• Federal contractors assess whether the Biden administration’s Buy American executive order will have any practical effects. The EO comes just days after new Buy American rules developed during the Trump administration went into effect. Among other things, they raise the U.S. content required of manufactured goods from the old standard of 50-55%. The Biden proposal calls for a tightened waiver process and established a White House Buy American overseer. Contractors wonder what they and agencies will have to do when certain products don’t have a 55% American Alternative.
  • Military contractors may have been overpaid by hundreds of millions of dollars because of unclear policies at the Defense Department. It’s the responsibility of the Defense Contract Audit Agency to make sure contractors only get reimbursed for allowable costs. But a new review of those audits by DoD’s inspector general found that in almost half the cases the IG looked at, Pentagon contracting officers never resolved the red flags DCAA raised. The questionable reimbursements in just those 12 audit reports totaled $232 million. The IG says the payments have stayed unresolved partly because various Defense officials disagree about who has the authority to settle questioned direct costs.
  • Several House committees have a deal on how they’ll handle the work of legislating and authorizing the Department of Homeland Security. The House Homeland Security Committee signed an agreement with the chairmen of nine other committees. The chairmen agreed they’d collaborate on an authorization bill for DHS and other legislation for the department’s subcomponents. The homeland security committee will take the lead on that legislation. But the agreement didn’t expand jurisdiction for the House Homeland Security Committee. That’s long been a priority for past homeland security chairmen and current leader Bennie Thompson (D-Miss.).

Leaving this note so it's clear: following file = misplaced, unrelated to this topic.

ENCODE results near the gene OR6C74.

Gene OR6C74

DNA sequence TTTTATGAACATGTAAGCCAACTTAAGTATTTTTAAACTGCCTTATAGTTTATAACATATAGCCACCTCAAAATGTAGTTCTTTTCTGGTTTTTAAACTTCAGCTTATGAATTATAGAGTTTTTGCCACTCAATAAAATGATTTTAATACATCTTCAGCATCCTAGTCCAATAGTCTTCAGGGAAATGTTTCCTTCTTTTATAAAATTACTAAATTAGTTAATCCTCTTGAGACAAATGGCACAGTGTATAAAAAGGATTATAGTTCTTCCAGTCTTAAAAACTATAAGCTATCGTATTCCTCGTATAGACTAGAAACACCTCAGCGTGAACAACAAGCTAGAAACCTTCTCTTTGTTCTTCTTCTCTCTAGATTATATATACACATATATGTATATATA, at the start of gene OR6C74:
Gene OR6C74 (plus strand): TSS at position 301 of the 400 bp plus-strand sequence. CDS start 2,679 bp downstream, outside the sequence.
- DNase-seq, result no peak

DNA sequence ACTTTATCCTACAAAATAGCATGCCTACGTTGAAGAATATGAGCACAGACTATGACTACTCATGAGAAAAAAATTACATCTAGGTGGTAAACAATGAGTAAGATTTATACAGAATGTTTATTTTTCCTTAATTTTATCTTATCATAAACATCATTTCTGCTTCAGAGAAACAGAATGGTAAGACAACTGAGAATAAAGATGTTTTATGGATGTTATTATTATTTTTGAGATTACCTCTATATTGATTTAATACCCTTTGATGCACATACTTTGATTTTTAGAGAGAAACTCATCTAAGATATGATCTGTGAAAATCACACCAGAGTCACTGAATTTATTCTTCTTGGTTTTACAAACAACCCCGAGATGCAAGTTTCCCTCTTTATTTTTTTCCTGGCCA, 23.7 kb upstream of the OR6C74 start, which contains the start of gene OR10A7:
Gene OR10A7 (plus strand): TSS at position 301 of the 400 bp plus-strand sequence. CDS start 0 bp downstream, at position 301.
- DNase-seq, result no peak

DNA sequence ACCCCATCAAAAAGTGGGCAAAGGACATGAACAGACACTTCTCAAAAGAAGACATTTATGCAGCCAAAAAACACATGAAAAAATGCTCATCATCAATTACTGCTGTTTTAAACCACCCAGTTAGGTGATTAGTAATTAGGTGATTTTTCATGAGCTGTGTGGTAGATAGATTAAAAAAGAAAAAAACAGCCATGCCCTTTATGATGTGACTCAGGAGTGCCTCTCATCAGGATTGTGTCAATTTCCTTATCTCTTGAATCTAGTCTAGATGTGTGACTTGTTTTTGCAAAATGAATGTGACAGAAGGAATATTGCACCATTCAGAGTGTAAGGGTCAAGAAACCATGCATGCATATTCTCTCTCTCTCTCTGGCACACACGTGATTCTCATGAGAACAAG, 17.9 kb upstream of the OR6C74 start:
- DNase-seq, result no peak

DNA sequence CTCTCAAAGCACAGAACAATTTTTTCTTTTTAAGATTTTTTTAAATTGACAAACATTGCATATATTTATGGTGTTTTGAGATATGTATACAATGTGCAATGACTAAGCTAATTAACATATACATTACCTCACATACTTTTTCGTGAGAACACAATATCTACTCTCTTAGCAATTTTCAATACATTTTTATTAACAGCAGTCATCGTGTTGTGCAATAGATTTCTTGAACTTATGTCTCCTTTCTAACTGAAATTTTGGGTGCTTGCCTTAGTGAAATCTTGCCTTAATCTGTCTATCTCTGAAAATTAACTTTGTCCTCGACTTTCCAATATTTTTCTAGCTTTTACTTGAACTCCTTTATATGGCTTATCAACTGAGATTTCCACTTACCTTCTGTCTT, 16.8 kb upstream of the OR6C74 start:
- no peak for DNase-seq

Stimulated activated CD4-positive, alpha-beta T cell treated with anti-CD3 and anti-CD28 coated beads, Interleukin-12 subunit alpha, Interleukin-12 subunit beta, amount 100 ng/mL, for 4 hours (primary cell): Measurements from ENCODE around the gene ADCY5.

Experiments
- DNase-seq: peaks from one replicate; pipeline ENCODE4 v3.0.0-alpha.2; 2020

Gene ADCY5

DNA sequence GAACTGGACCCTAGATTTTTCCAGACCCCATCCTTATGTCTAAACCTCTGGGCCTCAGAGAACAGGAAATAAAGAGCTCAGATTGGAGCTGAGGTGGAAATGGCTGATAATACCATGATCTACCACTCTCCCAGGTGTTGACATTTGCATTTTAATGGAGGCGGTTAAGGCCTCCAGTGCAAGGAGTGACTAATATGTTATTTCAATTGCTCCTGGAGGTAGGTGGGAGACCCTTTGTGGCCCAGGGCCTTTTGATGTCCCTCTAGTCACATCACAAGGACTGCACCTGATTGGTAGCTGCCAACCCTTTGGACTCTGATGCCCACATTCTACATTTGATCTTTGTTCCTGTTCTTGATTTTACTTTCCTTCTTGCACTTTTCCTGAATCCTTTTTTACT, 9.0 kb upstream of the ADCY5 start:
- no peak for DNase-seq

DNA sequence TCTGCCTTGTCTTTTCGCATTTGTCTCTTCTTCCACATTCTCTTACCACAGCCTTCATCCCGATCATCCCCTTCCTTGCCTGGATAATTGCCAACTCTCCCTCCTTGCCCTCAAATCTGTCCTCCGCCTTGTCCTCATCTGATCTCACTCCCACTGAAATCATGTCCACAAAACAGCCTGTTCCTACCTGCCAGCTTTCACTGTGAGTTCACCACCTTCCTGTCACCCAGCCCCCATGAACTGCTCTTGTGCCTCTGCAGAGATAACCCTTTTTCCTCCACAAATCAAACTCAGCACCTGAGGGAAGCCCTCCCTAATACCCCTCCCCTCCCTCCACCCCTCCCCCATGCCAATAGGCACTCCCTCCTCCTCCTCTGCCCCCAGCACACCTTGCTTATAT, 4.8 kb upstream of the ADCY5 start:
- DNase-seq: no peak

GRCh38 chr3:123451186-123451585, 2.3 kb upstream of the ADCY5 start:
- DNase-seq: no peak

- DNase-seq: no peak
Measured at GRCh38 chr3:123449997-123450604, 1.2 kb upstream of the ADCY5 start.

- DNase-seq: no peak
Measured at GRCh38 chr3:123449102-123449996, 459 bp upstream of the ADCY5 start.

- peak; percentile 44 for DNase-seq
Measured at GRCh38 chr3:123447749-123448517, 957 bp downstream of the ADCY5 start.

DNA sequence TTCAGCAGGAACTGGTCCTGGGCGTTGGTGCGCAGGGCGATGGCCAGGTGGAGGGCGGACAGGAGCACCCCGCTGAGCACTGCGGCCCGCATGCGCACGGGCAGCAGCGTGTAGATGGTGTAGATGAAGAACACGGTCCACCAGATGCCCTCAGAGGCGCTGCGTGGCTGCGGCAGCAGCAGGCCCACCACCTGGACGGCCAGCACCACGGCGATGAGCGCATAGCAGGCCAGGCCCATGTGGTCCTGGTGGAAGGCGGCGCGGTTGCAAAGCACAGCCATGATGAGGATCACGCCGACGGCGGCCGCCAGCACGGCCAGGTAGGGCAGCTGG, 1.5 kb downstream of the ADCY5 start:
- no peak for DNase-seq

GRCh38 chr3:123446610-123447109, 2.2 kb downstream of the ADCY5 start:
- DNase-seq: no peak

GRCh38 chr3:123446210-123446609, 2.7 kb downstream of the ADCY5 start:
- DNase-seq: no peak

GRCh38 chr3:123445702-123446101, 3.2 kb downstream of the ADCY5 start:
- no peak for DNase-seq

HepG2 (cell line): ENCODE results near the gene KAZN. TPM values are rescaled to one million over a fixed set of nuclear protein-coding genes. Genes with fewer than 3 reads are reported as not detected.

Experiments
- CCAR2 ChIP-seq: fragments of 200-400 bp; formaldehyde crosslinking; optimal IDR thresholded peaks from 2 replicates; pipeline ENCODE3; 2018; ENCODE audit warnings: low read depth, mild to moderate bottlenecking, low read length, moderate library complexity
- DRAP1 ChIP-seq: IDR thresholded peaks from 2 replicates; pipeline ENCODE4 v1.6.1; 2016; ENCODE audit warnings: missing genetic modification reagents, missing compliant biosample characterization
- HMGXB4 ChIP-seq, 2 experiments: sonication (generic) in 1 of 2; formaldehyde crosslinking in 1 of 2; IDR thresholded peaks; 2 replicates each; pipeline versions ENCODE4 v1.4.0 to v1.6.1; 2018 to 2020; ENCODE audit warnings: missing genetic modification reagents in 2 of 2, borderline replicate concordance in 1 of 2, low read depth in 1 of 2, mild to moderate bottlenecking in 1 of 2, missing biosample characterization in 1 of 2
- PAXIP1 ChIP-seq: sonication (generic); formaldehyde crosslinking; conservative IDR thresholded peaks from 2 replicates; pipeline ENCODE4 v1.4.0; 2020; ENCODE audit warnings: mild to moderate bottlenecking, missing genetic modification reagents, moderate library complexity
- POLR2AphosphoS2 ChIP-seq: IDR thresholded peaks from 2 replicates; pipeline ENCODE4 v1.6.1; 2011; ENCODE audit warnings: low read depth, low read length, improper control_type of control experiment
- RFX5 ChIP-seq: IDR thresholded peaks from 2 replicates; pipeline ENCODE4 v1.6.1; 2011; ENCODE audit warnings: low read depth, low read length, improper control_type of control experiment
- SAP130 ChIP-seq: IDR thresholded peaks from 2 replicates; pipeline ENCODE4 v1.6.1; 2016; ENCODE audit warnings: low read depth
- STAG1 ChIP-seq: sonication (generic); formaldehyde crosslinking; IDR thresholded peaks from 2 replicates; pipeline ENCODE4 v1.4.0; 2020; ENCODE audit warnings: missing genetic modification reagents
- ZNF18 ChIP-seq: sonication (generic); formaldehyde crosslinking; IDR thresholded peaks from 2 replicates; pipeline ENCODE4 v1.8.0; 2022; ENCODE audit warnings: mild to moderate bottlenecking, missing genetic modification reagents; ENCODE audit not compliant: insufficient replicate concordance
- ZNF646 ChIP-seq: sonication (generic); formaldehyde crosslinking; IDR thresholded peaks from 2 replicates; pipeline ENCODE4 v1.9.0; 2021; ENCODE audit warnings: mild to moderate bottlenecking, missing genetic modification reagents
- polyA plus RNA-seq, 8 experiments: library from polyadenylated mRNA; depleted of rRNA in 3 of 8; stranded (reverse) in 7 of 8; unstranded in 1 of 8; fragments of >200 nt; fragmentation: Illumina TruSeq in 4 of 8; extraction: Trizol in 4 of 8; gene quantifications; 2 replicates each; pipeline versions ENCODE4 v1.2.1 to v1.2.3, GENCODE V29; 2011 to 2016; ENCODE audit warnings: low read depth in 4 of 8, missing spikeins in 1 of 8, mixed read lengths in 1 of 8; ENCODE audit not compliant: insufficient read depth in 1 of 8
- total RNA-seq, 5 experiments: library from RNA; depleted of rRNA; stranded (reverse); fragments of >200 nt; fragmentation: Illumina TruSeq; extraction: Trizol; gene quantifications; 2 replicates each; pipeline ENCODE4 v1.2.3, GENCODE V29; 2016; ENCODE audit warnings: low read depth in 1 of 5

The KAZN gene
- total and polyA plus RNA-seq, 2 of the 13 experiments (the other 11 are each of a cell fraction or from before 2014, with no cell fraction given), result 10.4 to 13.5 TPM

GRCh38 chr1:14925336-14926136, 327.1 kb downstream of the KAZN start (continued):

• DoD’s rollout of its Cybersecurity Maturity Model Certification standards is picking up steam. The Navy and the Defense Logistics Agency are running CMMC pathfinders with private sector assessors. There are 100 assessors who have gone through the training course and the CMMC Accreditation Body has approved 41 third party assessment organizations and have another 30 in the process. These are the signs that the Pentagon’s supply chain risk management effort is accelerating. DoD expects to put CMMC standards in 10 requests for information this spring and estimates about 1,500 contractors will need to achieve at least a level one certification in the first year.
  • President Joe Biden named a new head to the Postal Service’s regulatory agency. Michael Kubayanda will serve as chairman of the Postal Regulatory Commission, after serving as its second in command. He’ll take over for Robert Taub, who’s held the job for more than six years. The PRC approves changes in postage rates proposed by the Postal Service, and oversees USPS compliance with its legal mandates.
  • The National Nuclear Security Administration will host another virtual job fair tomorrow. NNSA is looking for about 2,000 new employees to join its federal and contractor workforce. The Nuclear Security Enterprise is looking for engineers, cybersecurity specialists, attorneys, scientists and others at its labs, plants and other sites. Those who are interested in attending will chat one-on-one with federal and contractor hiring managers and HR specialists. They’ll also visit virtual hiring booths and have the opportunity to submit resumes on the spot. NNSA says it’ll conduct follow-up interviews in the days following the virtual event.